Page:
EYESHENZHEN  /   Opinion

Farewell to May in June

Writer: Winton Dong  | Editor: Jane Chen  | From:  | Updated: 2019-06-03

Theresa May announced that she would step down as British prime minister and Conservative Party leader on June 7 after being in the office for three years.

“I have done everything I can to convince MPs to back that [Brexit] deal. Sadly, I have not been able to do so. I tried three times. I believe it was right to persevere, even when the odds against success seemed high. But it is now clear to me that it is in the best interests of the country for a new prime minister to lead that effort,” May said emotionally in a statement on May 24 outside 10 Downing Street. May’s tenure came to an end with the announcement, but she will remain in her post until the end of a Conservative race to succeed May in late July.

While taking office three years ago, May vowed to lead Britain out of the European Union (EU). But now Brexit has ended up being the unbearable factor that defeated May and ruined her political career. May’s resignation is not a surprise to both people of the United Kingdom and the rest of the world. The deeply unpopular Brexit deal she repeatedly and vainly tried to push through Parliament has forced her to an impasse. Deep divisions and conflicts over Brexit at the heart of May’s government were dramatically laid bare as discipline broke down and Cabinet ministers openly defied her in parliamentary voting. On March 20, 2019, May outraged many British lawmakers by publicly criticizing them for the deadlock. Some hard-line parliamentary members have even been pressuring her to decide the date she will step down in return for their support.

On a humane level, after watching her cry during the resignation speech, we deeply feel for May because she is shouldering the most difficult task in the United Kingdom. May is tenacious and perseverant. Frankly speaking, many men would have crumbled under the great pressure long before she did. However, as a leader who is steering one of the most important countries in the world, she surely lacks the cohesive force to unite Britain and the political wisdom to crack hard nuts.

From the perspective of social development, May has been unable to deliver on her promise. In her inauguration speech as prime minister, May promised to tackle the burning injustice of social stagnation in Britain. But the U.N. has recently criticized the country’s social calamity with its unnecessary austerity experiments, citing its increased poverty rate, homeless rate and decreased life expectancy.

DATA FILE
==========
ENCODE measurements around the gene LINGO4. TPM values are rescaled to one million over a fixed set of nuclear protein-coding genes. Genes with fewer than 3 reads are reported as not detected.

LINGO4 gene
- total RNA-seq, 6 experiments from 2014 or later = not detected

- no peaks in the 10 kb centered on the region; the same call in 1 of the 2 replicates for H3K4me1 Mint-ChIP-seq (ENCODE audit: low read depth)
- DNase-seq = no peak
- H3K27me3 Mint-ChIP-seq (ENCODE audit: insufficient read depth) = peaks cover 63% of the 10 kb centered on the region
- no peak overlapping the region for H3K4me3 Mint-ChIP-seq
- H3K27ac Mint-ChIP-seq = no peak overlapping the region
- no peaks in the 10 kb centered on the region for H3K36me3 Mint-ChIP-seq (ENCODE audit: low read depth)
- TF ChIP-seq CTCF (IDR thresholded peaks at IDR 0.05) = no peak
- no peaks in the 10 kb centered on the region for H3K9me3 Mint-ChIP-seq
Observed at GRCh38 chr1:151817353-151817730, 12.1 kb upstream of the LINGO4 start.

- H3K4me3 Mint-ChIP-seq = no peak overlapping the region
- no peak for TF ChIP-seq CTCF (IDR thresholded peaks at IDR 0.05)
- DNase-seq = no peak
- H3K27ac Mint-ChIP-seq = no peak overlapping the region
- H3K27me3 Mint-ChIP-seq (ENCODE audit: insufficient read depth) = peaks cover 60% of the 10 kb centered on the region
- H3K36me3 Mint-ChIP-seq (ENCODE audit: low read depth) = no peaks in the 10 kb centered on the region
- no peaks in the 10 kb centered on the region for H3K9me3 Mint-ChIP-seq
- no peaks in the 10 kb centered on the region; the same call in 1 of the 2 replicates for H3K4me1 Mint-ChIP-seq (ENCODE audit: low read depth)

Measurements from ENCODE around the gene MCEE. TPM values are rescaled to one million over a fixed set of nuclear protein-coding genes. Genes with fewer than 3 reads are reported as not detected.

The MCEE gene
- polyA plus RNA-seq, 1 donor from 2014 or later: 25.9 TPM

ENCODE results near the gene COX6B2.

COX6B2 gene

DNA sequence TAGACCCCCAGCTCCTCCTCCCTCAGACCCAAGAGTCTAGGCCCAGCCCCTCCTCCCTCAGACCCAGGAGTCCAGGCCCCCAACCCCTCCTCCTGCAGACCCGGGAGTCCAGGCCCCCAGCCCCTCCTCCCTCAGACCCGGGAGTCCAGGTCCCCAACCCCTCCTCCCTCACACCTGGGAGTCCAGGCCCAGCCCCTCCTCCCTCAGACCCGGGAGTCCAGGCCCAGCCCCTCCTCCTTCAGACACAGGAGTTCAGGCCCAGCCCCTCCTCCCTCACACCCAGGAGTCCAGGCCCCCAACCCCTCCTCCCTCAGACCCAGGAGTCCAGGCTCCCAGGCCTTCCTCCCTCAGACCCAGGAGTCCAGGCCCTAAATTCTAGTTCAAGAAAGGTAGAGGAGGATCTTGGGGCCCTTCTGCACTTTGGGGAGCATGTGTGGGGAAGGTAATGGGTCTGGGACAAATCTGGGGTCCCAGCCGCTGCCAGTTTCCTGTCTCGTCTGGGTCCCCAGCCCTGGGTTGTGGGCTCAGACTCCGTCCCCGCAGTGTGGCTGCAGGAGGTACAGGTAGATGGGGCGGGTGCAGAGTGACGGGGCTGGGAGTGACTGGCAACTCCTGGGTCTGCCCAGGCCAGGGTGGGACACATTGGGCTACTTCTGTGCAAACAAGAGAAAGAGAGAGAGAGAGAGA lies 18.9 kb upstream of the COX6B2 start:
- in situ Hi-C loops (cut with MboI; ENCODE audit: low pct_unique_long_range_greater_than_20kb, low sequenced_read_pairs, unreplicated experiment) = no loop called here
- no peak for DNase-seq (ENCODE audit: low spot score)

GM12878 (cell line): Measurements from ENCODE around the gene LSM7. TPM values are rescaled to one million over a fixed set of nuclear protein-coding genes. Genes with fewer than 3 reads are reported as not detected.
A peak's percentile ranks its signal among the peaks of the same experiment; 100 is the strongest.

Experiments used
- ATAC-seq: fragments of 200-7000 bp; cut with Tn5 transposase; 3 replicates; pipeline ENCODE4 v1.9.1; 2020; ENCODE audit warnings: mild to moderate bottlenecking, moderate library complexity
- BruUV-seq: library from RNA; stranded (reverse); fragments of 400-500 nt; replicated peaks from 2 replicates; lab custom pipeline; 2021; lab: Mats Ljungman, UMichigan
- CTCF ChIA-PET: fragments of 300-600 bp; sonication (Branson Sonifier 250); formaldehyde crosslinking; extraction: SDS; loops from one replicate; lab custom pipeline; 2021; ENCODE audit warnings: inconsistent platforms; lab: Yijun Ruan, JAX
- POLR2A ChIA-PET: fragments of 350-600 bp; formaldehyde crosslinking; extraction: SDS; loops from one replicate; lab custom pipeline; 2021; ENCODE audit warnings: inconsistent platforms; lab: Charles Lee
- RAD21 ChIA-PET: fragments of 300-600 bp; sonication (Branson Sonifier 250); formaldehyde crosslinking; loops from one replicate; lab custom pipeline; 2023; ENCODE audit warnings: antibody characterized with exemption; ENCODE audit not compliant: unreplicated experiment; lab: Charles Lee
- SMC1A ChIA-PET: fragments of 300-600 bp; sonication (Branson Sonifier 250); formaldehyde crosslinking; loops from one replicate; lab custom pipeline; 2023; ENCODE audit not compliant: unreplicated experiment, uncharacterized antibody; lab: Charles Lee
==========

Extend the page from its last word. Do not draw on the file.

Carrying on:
As for the U.K. economy, the uncertainties over Brexit have already had a negative impact on its economic prospects. London has for many years prided itself on being the center of the global financial industry and the home of Euroclear and the European Banking Authority (EBA). However, the EU has decided to move the headquarters of EBA from London to Paris and relocate Euroclear to another city. In order to align with the relocations, many large banks and financial institutions will also transfer their euro assets from London to other places in Europe. Such moves will surely weaken the position of London as the No. 1 international financial center.

In terms of politics, May has made the U.K. and the ruling Conservative Party more divided, leaving her without a parliamentary majority. She tried to inject some optimism into the current Brexit process, but her unpopular deal failed to receive parliamentary approval three times.

In terms of policymaking, May is severely criticized for her immigration policy. Some migrants in the U.K. have been indefinitely held in detention centers and deported on secret flights. In her “citizens of nowhere” speech in 2016, she said that “if you believe you are a citizen of the world, you are a citizen of nowhere.” Such a remark was widely regarded as ignoring the rights of people with multiple nationalities, including immigrants to Britain.

May’s departure will put British politics under greater strain and deepen the Brexit crisis as a new leader is likely to pursue a more decisive split, causing a higher possibility for a confrontation with the EU and a snap parliamentary election. Besides the Brexit dilemma, whoever succeeds May will also face the formidable task of bringing certainty and confidence to the U.K.’s diplomatic relations and business ties with its major international partners, including China and the United States.

(The author is the editor-in-chief of the Shenzhen Daily with a Ph.D. from the Journalism and Communication School of Wuhan University.)